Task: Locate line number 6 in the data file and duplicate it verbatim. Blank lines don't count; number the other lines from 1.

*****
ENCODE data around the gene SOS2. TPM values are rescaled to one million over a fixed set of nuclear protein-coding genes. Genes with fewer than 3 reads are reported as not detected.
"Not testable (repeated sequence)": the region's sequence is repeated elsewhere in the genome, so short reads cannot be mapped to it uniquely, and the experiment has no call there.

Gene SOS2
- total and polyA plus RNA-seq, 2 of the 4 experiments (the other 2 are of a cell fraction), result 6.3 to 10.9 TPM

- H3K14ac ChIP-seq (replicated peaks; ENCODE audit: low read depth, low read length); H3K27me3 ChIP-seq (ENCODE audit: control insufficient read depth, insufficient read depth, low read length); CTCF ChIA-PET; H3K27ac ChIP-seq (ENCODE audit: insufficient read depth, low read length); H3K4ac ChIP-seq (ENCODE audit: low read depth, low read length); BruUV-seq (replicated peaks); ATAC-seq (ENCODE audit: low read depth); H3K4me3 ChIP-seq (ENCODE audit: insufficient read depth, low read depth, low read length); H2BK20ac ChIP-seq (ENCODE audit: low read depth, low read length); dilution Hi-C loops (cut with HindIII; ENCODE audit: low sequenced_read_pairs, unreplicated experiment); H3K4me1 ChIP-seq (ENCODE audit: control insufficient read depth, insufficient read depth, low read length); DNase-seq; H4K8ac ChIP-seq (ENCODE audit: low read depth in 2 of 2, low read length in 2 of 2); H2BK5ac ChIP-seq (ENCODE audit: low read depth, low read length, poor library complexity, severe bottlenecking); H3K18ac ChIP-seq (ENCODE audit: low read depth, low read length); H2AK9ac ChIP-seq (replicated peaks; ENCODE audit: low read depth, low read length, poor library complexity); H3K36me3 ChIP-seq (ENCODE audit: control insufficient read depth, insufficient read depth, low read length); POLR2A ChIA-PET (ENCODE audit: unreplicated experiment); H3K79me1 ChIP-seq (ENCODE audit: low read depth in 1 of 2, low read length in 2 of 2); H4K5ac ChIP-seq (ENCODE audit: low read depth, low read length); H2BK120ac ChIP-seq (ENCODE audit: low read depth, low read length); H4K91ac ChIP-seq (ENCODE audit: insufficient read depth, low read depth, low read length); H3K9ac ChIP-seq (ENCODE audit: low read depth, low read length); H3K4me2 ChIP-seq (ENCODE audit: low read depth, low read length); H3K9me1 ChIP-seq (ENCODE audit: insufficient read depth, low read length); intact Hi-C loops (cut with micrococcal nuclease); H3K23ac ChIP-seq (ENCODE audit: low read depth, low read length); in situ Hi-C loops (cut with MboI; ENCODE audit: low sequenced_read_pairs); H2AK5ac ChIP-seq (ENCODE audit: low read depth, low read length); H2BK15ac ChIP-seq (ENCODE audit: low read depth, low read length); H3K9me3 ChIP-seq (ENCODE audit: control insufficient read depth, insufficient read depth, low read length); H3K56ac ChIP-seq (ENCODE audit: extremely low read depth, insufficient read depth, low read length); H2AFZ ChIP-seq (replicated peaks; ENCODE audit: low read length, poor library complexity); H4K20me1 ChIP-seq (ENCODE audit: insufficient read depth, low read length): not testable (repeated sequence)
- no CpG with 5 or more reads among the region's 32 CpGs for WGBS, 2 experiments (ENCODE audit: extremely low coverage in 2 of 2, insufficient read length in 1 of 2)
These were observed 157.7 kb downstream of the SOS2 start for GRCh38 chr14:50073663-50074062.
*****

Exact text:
- no CpG with 5 or more reads among the region's 32 CpGs for WGBS, 2 experiments (ENCODE audit: extremely low coverage in 2 of 2, insufficient read length in 1 of 2)